August 15, 2018

Managing Fiscal Risks in the UK

Posted by Richard Hughes[1]

On 17 July 2018, HM Treasury published its first ever report on Managing Fiscal Risks, the Government’s response to the Office for Budget Responsibility’s (OBR’s)  Fiscal Risks Report published in July 2016.

The OBR’s Fiscal Risks Report surveyed the potential near-term shocks to and longer-term pressures on the public finances. It identified 57 different risks emanating from the macroeconomy, financial sector, and government revenue, spending and the balance sheet. It also included an innovative fiscal stress test which looked at the combined impact on the public finances of a range of macroeconomic and specific fiscal risks materialising at once. The Fiscal Risks Report was recognised by the IMF, OECD, and other international organisations as the most comprehensive report of its kind, and the only one produced by an independent body.

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August 07, 2018

Colombia Emerges Strong in its Fiscal Transparency Evaluation

Posted by Diana Escobar and Sandeep Saxena[1]

The IMF’s Fiscal Transparency Evaluation of Colombia highlights the progress made by the country in recent years in building more transparent fiscal management institutions. The IMF just published the report that evaluates Colombia’s fiscal reporting, fiscal forecasting and budgeting, and fiscal risk analysis management practices against the standards set by the 2014 version of the IMF’s Fiscal Transparency Code. The report includes a sequenced action plan to address important gaps. The report can be accessed here

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July 31, 2018

Leveraging the Internal Control Framework to Improve Fiscal Risk Management

Posted by Suzanne Flynn and Nihad Nakaš[1]

Many South East European (SEE) countries identify enhancing fiscal risk management as a priority in their PFM reform plans. They are increasingly publishing information on fiscal risks and moving to more active risk management, often to help compliance with fiscal rules. In parallel, these countries are working to enhance internal controls through public internal financial control (PIFC) reforms as a part of their European Union (EU) accession processes. These reforms center on public sector managers and internal auditors and focus on institutional risks and how to manage these risks. In this blog, we explore how these two reforms could be better linked to enhance comprehensive risk management across the public sector.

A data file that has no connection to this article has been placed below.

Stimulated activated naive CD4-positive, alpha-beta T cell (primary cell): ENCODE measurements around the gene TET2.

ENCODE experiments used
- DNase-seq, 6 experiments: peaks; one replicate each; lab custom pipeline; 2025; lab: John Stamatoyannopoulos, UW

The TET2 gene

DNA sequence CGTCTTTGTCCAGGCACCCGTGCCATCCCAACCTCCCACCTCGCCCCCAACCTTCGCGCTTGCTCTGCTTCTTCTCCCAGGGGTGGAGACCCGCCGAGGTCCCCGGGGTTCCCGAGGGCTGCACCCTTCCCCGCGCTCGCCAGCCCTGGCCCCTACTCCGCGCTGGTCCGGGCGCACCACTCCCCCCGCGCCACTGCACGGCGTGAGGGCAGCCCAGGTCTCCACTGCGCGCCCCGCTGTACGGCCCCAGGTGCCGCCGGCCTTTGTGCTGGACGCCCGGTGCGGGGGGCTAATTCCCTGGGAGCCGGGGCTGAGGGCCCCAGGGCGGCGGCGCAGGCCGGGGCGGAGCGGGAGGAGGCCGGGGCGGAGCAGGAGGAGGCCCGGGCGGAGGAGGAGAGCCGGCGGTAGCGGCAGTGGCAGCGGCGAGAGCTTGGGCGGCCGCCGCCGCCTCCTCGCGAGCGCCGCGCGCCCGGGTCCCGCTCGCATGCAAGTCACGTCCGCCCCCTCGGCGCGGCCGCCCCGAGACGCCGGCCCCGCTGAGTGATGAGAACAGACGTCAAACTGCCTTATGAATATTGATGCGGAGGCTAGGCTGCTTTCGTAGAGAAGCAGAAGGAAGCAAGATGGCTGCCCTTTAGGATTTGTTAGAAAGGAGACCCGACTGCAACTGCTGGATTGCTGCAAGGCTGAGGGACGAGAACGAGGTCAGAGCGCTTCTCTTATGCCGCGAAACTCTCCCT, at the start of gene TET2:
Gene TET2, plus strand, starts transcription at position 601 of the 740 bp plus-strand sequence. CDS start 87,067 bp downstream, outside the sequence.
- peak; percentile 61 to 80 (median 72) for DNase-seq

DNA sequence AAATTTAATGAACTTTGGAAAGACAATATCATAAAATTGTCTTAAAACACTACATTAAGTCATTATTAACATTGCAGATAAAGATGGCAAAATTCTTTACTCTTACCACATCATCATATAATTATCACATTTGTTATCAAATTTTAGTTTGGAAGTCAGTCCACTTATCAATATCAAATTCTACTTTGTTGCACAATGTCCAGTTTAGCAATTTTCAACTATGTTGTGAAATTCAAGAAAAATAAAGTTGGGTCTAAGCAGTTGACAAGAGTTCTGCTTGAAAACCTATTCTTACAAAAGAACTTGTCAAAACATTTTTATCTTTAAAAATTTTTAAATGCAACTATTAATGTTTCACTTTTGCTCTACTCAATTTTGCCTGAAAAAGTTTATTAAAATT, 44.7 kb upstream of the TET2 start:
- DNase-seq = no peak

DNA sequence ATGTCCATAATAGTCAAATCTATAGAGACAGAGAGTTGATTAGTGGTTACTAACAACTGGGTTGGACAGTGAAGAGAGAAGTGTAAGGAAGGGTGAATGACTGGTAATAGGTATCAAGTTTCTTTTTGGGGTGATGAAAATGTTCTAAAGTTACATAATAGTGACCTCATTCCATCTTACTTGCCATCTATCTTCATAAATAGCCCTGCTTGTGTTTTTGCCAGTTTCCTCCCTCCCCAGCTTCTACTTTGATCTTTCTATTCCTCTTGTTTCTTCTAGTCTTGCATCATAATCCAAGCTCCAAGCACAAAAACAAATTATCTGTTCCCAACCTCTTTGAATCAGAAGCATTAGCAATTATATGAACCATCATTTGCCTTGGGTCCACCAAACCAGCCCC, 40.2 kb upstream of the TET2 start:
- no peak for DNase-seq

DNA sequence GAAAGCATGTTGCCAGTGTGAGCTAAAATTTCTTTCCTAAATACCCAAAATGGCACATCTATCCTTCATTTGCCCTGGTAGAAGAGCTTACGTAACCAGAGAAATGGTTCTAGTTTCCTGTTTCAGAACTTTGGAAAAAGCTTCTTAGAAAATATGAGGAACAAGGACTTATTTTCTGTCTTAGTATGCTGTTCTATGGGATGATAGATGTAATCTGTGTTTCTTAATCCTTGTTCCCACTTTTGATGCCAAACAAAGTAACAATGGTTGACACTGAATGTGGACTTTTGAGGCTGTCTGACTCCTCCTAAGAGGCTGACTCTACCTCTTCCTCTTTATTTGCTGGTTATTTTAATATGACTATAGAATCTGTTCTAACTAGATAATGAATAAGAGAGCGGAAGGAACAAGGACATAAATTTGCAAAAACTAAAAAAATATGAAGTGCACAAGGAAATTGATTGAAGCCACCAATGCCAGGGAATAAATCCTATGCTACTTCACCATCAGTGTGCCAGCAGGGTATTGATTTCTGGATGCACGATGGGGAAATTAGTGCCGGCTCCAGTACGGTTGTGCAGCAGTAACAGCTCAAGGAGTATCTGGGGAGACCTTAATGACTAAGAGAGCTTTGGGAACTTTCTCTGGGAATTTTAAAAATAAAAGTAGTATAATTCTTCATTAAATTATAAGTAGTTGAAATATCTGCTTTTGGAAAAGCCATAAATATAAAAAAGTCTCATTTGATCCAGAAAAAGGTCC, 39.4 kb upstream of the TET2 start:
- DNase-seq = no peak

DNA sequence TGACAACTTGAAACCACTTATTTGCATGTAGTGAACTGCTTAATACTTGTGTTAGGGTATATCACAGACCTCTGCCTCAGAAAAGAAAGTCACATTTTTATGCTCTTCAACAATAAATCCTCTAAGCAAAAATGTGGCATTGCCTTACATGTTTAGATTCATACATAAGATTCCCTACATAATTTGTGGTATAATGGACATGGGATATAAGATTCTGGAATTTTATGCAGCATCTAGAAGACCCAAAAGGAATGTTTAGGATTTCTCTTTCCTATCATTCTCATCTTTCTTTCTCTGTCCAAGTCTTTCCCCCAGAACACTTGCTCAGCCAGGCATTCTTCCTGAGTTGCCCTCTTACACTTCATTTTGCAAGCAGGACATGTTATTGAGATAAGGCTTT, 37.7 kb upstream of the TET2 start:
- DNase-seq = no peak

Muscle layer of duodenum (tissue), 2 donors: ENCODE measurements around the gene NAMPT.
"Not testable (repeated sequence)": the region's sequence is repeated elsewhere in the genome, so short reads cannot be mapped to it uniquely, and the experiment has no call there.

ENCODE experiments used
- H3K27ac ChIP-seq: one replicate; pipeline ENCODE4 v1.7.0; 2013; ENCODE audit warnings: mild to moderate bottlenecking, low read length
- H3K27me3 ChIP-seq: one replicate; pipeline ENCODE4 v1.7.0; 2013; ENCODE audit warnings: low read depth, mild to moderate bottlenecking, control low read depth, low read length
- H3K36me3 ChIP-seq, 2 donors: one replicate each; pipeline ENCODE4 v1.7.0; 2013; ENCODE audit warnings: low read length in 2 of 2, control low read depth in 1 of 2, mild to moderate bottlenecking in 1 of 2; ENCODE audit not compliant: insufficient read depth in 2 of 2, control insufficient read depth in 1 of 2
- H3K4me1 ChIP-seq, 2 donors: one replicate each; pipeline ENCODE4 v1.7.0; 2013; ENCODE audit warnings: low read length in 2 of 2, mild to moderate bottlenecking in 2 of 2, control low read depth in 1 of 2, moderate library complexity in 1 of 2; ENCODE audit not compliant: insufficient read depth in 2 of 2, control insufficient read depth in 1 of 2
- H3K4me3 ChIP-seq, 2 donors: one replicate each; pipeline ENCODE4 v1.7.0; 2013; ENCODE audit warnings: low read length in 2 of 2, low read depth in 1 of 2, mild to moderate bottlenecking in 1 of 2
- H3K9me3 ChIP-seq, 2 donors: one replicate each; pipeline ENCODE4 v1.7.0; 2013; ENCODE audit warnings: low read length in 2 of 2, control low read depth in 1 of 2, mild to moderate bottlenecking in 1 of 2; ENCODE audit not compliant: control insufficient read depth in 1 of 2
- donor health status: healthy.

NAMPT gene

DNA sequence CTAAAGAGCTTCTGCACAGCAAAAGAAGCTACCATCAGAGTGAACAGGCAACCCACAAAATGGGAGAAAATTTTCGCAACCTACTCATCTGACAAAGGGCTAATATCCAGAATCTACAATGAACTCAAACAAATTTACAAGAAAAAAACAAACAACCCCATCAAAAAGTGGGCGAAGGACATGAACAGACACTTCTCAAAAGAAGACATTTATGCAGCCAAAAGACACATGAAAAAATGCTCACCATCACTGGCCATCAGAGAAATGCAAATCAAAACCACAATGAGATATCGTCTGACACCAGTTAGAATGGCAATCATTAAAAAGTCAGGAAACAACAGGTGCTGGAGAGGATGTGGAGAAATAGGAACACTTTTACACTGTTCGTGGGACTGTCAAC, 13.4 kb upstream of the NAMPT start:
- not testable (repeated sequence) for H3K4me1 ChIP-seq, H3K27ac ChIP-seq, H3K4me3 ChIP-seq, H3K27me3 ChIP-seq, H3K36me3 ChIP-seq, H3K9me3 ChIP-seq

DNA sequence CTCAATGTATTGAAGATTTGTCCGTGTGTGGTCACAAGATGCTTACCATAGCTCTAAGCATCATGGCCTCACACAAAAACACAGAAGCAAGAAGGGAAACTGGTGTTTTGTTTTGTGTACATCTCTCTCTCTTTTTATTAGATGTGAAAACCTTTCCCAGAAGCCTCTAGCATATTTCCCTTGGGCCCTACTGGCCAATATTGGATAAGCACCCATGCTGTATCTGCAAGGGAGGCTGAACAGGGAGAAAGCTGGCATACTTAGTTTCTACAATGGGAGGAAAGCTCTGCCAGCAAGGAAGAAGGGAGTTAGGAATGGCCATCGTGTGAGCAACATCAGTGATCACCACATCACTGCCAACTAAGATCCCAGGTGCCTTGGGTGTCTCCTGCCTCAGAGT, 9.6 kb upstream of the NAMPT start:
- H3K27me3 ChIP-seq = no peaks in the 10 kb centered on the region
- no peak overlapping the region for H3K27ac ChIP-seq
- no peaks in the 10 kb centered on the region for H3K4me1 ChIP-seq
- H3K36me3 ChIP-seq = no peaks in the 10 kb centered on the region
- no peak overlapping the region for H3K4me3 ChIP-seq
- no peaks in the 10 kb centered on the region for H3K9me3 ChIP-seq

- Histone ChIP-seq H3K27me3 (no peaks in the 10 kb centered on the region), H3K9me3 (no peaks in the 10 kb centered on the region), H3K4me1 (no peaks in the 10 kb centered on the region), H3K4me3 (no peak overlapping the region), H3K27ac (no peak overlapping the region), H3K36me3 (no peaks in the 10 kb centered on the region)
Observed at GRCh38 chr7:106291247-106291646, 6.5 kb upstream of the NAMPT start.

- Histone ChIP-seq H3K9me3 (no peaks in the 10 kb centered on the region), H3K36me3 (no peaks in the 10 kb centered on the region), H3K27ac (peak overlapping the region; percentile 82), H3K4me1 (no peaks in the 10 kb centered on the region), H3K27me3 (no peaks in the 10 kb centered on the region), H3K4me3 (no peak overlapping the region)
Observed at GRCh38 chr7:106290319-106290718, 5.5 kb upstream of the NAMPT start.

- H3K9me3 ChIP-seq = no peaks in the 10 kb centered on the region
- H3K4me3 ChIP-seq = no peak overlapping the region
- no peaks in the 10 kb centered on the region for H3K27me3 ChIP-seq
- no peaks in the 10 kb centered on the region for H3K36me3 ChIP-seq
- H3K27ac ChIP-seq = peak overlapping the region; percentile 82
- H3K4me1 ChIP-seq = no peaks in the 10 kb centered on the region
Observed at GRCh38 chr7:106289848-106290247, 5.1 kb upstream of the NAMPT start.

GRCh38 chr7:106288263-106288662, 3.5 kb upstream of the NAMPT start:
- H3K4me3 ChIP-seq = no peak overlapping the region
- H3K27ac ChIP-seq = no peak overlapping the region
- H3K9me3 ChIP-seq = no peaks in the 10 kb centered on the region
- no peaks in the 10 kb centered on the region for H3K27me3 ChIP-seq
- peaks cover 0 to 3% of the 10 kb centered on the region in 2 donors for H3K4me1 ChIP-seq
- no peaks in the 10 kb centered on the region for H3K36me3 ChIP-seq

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July 23, 2018

Do Sanctions Improve Compliance with Public Finance Laws and Regulations?


Posted by Richard Allen and Yugo Koshima[1]

Financial irregularities arising from breaches of public financial management (PFM) laws and regulations are commonplace in countries at all stages of development. They can have a significant fiscal impact. In several countries, external auditors have reported financial irregularities amounting to more than 10 to 15 percent of the government’s total budgeted expenditure, equivalent to around five percent of GDP or more (Figure 1). In many of these countries, budget deficits could have been eliminated if there had been no irregularities.

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July 19, 2018

Developing Systems to Combat Corruption

Posted by David Fellows[1]

In April 2018, the PFM Blog carried a short note on the use of objective data to combat corruption. The piece highlighted statistical techniques being used in western countries to identify corruption by correlating unorthodox procurement practices with aberrant supplier behaviour established from factually based ‘objective’ administrative data. It was suggested that less complex approaches to the analysis of ‘objective’ data could be used to indicate the need for further forensic examination of officials, suppliers, and politicians. The emphasis was on finding workable approaches for developing countries that were compatible with the available resources.